ENR 150th Anniversary

More art than science, earthwork engineering relied heavily on local custom in 1904 when Karl Terzaghi earned an engineering degree in Austria. After supervising a dam project in Croatia and studying others in the U.S., he concluded that the study of soil mechanics had stagnated. 

“The reason for this lack of progress lies mainly in the great difficulty of investigation of soil phenomena,” Terzaghi later wrote. He devoted the rest of his career to rigorously investigating the physical study of soils and soil behavior.

“Terzaghi is easily the greatest contributor to geotechnical engineering over the past century,” says says David P. Sauls, chairman of GeoEngineers Inc.

While teaching at the Royal Ottoman College of Engineering in Istanbul in 1919, he began publishing his findings. His first book, The Mechanics of Earth Construction Based on Soil Physics, was issued in 1924.

ENR first published a paper by Terzaghi in 1920. At that time, ENR Associate Editor Fred Schmitt found Terzaghi’s ideas to be so significant that he advised him to send in reports of his further studies and findings. They were published as a series of eight articles in 1925.

As Schmitt explained in the series, Terzaghi "was able to trace the many physical properties of soils to four underlying factors: 1. Friction between the grain surfaces; 2. Viscosity of the capillary water; 3. Surface tension of the capillary water; and 4. The influence of the width of voids on the physical properties of the water itself.” The series constituted the first comprehensive treatment of soil mechanics principles read by English-speaking engineers.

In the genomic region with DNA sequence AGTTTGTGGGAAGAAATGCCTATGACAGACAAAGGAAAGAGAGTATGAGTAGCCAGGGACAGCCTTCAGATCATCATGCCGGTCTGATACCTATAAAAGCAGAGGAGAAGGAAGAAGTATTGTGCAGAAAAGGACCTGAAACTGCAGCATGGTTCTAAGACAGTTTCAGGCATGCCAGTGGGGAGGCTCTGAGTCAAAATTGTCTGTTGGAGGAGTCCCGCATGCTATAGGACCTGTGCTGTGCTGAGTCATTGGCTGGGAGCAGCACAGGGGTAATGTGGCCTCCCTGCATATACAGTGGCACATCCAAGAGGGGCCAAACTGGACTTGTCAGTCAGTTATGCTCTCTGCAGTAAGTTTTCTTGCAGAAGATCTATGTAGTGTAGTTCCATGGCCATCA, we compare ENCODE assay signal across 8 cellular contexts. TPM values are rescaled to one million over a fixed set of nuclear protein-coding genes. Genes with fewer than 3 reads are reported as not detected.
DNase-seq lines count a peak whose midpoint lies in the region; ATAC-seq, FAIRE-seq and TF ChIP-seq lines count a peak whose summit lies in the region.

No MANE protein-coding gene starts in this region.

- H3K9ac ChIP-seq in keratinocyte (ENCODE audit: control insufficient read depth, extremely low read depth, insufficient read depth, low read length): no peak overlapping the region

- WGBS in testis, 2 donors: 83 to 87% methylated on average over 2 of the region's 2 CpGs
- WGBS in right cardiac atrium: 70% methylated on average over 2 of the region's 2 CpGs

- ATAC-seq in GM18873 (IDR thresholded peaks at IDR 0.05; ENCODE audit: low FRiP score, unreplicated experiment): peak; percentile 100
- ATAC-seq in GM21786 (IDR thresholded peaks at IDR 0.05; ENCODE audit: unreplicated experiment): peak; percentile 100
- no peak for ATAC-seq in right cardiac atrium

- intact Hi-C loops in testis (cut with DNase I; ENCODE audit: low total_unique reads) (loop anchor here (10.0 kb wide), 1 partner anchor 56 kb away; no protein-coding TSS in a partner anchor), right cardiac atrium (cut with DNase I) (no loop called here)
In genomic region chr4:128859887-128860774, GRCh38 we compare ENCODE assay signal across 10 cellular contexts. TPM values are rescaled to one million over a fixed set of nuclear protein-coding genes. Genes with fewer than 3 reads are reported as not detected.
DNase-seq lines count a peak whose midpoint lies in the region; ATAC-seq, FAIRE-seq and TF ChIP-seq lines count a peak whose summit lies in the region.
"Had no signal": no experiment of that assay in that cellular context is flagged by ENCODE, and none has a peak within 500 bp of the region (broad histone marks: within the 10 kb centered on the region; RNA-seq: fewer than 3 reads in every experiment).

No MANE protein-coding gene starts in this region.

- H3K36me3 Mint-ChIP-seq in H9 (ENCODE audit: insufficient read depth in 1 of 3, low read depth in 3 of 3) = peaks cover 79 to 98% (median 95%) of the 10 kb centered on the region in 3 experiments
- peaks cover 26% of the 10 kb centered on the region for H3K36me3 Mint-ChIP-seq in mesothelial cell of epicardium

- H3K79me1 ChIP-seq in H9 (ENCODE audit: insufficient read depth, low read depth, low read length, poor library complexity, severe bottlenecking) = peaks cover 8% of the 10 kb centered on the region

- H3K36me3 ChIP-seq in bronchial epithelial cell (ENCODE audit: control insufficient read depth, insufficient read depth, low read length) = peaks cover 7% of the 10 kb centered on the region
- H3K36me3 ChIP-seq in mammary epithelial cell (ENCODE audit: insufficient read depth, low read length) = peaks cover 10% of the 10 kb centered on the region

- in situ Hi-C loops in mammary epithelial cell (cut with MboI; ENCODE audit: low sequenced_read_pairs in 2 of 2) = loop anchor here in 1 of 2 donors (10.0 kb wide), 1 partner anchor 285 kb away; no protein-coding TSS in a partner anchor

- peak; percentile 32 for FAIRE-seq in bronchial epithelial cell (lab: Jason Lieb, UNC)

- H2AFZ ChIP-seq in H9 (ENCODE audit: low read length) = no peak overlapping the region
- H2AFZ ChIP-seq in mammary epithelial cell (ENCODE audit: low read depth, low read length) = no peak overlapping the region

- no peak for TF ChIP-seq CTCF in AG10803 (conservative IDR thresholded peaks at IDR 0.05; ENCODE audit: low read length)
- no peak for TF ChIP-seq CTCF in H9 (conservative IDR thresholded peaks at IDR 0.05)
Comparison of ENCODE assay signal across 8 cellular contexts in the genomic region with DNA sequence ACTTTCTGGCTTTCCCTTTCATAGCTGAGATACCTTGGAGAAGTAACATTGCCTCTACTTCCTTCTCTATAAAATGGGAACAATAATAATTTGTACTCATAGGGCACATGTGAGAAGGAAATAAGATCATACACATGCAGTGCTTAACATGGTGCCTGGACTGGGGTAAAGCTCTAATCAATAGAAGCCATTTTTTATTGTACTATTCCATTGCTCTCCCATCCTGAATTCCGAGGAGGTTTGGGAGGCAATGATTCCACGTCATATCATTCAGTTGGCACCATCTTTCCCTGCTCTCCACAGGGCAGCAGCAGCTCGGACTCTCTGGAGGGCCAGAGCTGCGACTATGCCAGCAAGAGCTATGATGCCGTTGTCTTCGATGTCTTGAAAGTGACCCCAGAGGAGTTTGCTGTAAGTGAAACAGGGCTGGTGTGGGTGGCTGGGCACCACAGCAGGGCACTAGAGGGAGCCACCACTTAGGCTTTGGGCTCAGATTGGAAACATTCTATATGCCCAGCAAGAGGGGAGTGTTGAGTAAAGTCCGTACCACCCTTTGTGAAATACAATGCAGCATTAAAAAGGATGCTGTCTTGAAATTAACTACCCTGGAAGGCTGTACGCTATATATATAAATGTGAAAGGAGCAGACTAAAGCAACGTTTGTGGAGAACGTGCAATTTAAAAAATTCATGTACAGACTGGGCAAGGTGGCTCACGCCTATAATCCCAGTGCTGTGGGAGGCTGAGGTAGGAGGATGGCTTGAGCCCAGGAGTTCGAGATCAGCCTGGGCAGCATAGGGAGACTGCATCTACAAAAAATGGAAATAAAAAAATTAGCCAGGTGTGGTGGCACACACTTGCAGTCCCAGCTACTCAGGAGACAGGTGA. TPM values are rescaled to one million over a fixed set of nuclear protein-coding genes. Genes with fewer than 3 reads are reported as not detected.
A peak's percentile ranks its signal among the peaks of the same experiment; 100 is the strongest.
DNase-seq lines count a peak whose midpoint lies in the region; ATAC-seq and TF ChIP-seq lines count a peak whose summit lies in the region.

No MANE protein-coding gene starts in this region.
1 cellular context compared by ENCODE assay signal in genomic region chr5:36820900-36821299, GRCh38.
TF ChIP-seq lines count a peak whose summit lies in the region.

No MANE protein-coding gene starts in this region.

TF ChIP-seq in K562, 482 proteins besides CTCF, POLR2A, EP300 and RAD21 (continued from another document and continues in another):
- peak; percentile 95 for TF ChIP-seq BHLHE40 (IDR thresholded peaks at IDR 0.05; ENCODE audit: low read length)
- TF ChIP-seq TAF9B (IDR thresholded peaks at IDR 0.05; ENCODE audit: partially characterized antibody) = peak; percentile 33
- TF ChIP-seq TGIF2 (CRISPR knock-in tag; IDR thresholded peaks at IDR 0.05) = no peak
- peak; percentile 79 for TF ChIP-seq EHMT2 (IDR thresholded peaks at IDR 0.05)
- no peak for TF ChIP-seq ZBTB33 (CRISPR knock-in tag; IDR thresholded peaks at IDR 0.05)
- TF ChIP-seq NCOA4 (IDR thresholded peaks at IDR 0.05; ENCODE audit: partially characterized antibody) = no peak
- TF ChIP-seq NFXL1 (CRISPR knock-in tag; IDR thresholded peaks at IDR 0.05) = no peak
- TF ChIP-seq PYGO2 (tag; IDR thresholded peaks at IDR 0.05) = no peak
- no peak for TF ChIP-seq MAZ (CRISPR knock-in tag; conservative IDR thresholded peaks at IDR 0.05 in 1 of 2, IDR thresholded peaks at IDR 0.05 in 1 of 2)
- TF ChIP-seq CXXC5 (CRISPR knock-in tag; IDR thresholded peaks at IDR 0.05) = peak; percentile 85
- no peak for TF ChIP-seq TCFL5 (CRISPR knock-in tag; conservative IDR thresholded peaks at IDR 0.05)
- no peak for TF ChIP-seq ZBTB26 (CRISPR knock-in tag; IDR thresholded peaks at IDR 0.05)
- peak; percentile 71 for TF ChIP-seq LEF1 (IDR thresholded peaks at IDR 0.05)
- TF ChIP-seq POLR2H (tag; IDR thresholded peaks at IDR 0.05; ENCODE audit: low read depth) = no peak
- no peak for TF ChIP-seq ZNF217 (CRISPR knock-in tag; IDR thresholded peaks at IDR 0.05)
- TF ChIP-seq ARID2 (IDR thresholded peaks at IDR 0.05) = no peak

Practical application of the theories propounded by Terzaghi soon began in the U.S. Early in the 1930s, the Los Angeles Bureau of Waterworks and Supply began applying the factors to the compaction of soils in large earth dams. The outcome was the development of an entirely new procedure for engineering control of such work. Included were simple tests for determining the suitability of materials for earth dams and for checking compaction.

“Terzaghi established not only the technical basis for analyzing soil behavior responses to constructed facilities, but established the gold standard for the role geotechnical engineers perform that endures today,” says Sauls. “He saw the whole problem, beginning with site geology and ending with the ground’s measured behavior during and after construction.”

After teaching for several years in the 1920s at M.I.T., Terzaghi returned to Vienna before settling permanently in the U.S. in 1938 and teaching at Harvard University. He published prolifically and consulted widely on projects including the Aswan High Dam, subsidence in Mexico City, Chicago subway tunnels and the 10-in. settlement of Charity Hospital in New Orleans. “His consulting engineering reports read as interesting stories that design and explain the solutions to the world’s most complex construction projects over the next 30 years,” notes Sauls.

Many of the analytic approaches that Terzaghi developed are still valid. “We’ve refined the numerical analysis techniques and improved the design input data with superior soil sampling and laboratory testing methods,” says Sauls. “His work established our understanding of such subjects as: mathematical formulation of soil mechanics to analyze soil performance; settlement of foundation soil under applied load; earth pressures; tunneling, landslides, dams and slope stability.”